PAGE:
Artwork of the month

Frederick Garling | Granthamville House Potts Point | Day Fine Art

Granthamville Potts Point Sydney


30 cm x 44.6 cm

Watercolour and pencil on paper

Granthamville Potts Point  (Later known as Grantham) c1845/1850

Attributed to Frederick Garling

Watercolour and pencil on paper

30 x 44.6 cm

Watermarked J… W…..On the upper right. (J Whatmans)

This charming painting depicting Granthamville c1845/1850 on Potts Point in Sydney is an important snapshot of the original layout of what was considered to be the second Gothic House built in Sydney. We have only located two comprehensive images of the House during this period.

The land was initially developed by Caleb Wilson a wealthy iron merchant in 1836.  The House was named ‘Caleb’s Castle’ but tragically Wilson Died in 1838. Wilson apparently lived to see the battlements of his vision taunted as ‘The Frying Pan’ or ‘The Pepper Pot’.

The House was purchased and completed by Frederick Parbury and the name was changed to ‘Granthamville’.

The two-story old fashion gothic design was created by an unknown architect and seemingly made to resemble new Government House.

Broadbent in ‘The Australian Colonial House’ page 343 states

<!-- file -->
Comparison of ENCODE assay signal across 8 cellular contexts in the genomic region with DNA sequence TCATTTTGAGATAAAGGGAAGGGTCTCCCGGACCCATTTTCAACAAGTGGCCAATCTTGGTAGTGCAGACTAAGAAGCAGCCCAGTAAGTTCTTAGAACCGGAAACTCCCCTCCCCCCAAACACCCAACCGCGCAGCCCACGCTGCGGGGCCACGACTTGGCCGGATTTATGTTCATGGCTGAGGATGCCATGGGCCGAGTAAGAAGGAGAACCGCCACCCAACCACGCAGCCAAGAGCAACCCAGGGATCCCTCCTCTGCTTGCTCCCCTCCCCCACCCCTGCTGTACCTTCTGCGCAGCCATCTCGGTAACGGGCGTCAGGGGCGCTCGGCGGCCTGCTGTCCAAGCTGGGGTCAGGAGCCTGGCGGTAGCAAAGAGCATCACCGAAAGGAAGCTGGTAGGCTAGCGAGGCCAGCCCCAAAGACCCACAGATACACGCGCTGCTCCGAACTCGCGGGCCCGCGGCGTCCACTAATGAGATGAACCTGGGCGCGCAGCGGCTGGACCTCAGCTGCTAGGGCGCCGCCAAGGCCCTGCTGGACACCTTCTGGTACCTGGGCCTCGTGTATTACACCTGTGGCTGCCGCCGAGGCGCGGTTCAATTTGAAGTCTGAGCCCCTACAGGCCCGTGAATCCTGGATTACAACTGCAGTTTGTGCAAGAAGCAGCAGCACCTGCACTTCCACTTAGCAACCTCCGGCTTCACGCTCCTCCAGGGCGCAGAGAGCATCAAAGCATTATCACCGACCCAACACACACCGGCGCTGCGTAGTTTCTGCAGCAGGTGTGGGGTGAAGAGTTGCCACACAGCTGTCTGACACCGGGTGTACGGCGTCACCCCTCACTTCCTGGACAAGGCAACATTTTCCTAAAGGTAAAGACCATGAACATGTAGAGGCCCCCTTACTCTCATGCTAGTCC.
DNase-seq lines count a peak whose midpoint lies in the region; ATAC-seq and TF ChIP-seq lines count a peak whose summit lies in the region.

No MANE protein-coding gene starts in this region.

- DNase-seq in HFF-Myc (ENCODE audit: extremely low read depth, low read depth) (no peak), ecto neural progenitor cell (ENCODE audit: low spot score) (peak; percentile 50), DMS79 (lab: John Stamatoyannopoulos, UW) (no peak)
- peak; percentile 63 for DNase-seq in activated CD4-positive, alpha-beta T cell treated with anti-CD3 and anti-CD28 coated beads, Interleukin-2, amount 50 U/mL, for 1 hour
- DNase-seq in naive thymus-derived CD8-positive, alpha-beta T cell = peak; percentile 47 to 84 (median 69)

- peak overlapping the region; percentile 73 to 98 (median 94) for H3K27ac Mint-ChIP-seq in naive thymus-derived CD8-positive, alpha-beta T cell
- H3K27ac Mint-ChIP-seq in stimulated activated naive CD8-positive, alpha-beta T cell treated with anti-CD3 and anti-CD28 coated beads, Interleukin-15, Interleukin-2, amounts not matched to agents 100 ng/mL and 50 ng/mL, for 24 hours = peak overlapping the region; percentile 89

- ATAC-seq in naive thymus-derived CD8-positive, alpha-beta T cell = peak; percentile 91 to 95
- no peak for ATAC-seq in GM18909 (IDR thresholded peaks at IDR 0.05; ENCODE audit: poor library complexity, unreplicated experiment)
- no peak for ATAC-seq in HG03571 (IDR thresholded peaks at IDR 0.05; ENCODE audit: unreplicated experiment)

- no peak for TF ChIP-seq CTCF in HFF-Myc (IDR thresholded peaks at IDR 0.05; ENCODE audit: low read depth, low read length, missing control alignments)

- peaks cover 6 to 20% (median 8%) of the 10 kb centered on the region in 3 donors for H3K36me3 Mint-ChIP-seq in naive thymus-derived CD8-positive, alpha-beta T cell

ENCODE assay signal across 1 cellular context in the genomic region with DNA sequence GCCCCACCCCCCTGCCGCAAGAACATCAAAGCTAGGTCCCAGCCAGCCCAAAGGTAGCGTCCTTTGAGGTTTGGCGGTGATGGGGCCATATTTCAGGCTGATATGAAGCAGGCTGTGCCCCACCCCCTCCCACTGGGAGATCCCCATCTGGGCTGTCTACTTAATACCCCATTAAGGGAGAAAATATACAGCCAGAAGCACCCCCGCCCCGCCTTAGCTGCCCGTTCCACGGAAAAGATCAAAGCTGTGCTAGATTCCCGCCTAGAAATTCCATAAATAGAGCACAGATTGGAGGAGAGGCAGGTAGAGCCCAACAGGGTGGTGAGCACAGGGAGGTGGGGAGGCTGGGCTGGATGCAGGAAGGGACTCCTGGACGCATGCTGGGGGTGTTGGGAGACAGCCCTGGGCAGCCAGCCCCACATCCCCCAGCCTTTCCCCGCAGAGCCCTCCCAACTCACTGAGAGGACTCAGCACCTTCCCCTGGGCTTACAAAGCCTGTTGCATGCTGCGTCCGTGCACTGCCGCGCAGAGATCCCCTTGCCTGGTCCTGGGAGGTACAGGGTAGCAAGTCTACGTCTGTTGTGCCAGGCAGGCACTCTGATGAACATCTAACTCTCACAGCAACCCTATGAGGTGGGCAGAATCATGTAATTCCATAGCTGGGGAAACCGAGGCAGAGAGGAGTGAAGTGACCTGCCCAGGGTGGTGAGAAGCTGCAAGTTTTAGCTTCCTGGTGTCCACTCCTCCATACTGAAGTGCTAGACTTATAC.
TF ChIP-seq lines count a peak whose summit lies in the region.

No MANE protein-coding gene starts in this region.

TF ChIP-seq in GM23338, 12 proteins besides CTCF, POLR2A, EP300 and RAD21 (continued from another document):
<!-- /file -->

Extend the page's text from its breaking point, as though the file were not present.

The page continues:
“Grantham may be enjoyed or dismissed as an amusing piece of bombast and one can only guess at Wilson’s Motives in building it. Its contemporary sobriquets suggest that it was regarded as pretentious and its emergence before the quarrying began for New Government House suggests an ingenious rush to be in the forefront of fashion, but whether it was a well-intentioned, naïve architectural compliment to Government House, or seriously intended to rival it, is unclear, nor is it known whether it was Wilson’s idea or that of his unknown architect”

After several high-profile owners, the house was then rebuilt in 1870 by Henry Dangar junior, the son of Henry Dangar, a wealthy surveyor and Pastoralist.

The bulk of the surviving images of the House are post 1870 once two wings were added to either side of the House.

In 1937 the 22 bedroom house was sold and quickly demolished. Two three story apartment blocks were built on the site, one given the name ‘Grantham’.

 The watercolour depicts the grand house c 1845-1850.

We speculate that it was commissioned by Frederick Parbury from Frederick Garling.

The work reveals the grand nature of the housing in Potts Point. An upcoming neighbourhood. Granthanville is surrounded by stately homes on the left and right.

There are two works that we have located that depict the original house. Our painting (painting 1) focuses on the homestead and the passing carriage.

The second painting in a private collection (painting 2) is illustrated on page 31 and page 342 of Broadbent’s ‘The Australian Colonial House’ depicts the House from a distance, providing the viewer with a generous foreground.


(Painting 2)

Granthamville Potts Point


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Frederick Garling | Granthamville House Potts Point | Day Fine Art